James Stirling's father was Archibald Stirling and his mother, Archibald Stirling's second wife, was Anna Hamilton. James was their third son and he was born on the family estate at Garden, about 20 km west of the Scottish town of Stirling. The family were strong supporters of the Jacobite cause and this was to have a significant influence on James Stirling's life.
The Jacobite cause was that of the Stuart king, James II (of Britain -- James VII of Scotland: Jacobus in Latin), exiled after the Revolution of 1688, and his descendants. Scotland was united to England and Wales in 1707. The Stuarts were Scottish but Roman Catholics and therefore they had only limited support. They did, however, offer an alternative to the British crown with an exiled court in France which had strong support from many such as the Stirling family. When James Stirling was about 17 his father was arrested, imprisoned and accused of high treason because of his Jacobite sympathies. However he was acquitted of the charges.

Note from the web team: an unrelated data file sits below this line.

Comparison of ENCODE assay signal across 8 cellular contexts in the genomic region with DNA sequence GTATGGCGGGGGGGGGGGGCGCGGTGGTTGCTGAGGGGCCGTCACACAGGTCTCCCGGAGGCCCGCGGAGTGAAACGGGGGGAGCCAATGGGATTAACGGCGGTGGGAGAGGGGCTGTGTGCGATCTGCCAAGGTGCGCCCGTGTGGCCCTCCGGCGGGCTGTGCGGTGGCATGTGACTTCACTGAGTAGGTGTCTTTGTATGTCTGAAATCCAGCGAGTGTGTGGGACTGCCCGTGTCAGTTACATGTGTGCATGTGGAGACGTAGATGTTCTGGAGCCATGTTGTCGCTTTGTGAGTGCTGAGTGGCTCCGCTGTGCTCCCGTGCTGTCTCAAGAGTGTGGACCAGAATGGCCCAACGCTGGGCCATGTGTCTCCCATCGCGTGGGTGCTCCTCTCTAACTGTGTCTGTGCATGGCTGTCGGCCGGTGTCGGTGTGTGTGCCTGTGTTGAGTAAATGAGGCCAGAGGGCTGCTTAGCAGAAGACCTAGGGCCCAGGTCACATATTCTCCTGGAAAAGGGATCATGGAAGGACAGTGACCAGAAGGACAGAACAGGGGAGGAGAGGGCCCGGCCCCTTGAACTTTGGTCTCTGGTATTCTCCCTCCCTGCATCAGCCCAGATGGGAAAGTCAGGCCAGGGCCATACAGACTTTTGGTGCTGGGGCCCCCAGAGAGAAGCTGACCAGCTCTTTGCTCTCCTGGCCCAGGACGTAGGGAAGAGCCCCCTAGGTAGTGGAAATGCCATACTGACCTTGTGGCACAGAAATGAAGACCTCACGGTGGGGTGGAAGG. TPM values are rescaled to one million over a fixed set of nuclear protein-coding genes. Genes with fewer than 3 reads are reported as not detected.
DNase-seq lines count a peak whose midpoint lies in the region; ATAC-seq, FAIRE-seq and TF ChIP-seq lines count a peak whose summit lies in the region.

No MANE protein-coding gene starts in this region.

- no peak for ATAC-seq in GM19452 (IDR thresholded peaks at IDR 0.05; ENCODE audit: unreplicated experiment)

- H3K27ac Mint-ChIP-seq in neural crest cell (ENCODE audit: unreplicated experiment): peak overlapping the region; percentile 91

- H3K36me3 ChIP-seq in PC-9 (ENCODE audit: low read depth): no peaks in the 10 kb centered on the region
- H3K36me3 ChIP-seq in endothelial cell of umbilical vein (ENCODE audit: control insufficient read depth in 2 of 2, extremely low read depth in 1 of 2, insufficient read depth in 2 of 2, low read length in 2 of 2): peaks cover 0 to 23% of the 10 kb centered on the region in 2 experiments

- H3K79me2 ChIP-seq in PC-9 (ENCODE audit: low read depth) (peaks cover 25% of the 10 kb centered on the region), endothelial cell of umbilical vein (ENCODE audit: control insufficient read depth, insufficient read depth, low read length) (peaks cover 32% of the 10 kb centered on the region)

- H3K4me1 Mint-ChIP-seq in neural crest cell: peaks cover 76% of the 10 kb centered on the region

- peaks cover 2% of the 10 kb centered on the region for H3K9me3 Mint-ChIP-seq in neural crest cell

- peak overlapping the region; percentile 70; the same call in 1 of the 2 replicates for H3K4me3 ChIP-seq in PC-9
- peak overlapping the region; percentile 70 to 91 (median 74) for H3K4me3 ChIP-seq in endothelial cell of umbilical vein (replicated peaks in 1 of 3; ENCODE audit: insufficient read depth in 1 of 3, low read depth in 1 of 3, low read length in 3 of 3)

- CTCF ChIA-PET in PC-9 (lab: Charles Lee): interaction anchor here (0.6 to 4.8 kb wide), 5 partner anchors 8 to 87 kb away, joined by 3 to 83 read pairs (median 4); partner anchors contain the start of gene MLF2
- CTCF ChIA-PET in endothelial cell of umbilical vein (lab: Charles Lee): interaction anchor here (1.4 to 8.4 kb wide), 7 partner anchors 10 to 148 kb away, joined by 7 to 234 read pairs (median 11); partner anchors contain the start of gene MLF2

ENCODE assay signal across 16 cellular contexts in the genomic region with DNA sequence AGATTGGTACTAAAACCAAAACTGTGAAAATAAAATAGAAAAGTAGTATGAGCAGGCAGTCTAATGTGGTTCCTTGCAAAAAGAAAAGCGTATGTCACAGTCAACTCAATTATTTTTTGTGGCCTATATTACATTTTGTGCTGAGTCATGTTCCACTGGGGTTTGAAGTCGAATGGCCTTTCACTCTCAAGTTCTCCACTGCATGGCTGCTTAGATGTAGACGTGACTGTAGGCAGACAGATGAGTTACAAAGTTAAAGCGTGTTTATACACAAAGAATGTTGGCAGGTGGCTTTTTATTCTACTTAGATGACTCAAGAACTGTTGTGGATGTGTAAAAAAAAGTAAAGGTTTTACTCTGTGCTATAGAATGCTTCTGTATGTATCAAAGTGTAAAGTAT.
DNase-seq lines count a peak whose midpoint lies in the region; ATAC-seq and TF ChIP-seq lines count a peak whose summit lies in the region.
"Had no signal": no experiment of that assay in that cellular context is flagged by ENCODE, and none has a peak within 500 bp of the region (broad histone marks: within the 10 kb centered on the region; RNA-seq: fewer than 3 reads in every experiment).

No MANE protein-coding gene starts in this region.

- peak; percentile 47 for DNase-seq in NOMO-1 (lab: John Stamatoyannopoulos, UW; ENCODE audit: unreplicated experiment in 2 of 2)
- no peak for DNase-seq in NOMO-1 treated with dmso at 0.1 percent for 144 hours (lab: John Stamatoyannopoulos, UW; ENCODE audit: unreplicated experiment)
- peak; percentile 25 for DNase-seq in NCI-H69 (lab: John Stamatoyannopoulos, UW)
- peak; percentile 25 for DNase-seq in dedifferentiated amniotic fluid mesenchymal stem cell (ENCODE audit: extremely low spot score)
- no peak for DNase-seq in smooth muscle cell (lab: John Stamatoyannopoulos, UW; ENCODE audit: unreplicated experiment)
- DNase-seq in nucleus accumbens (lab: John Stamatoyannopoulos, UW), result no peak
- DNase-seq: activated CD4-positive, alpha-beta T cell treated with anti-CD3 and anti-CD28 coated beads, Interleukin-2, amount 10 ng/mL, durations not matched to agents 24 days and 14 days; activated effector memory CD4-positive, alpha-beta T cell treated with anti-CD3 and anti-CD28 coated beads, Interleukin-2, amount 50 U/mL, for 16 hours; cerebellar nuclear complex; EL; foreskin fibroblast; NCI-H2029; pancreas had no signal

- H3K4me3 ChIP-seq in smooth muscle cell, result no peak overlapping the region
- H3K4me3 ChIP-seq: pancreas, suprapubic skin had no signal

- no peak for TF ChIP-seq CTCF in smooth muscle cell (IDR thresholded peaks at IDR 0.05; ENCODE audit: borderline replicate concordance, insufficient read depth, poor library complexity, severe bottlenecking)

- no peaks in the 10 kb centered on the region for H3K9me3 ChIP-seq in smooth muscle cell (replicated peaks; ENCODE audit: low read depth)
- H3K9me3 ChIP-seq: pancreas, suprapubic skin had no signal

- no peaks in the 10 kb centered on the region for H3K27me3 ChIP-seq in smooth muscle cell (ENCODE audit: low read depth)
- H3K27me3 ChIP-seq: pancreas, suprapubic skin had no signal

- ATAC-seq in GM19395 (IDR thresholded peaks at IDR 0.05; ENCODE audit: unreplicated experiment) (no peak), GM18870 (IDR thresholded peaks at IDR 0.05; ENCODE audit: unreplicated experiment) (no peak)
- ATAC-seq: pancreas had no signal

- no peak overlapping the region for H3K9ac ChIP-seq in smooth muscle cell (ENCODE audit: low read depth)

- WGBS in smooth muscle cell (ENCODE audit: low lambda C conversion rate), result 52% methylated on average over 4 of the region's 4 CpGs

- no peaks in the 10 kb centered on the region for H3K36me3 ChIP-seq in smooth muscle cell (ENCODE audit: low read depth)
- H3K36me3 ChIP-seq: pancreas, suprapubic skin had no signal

Nothing is known of Stirling's childhood or indeed about his undergraduate years in Scotland. The first definite information that we know is that he travelled to Oxford in the autumn of 1710 in order to matriculate there. Indeed Stirling matriculated at Balliol College Oxford on 18 January 1711 as a Snell Exhibitioner.
He died on the 5th of december 1770 at the age of 82.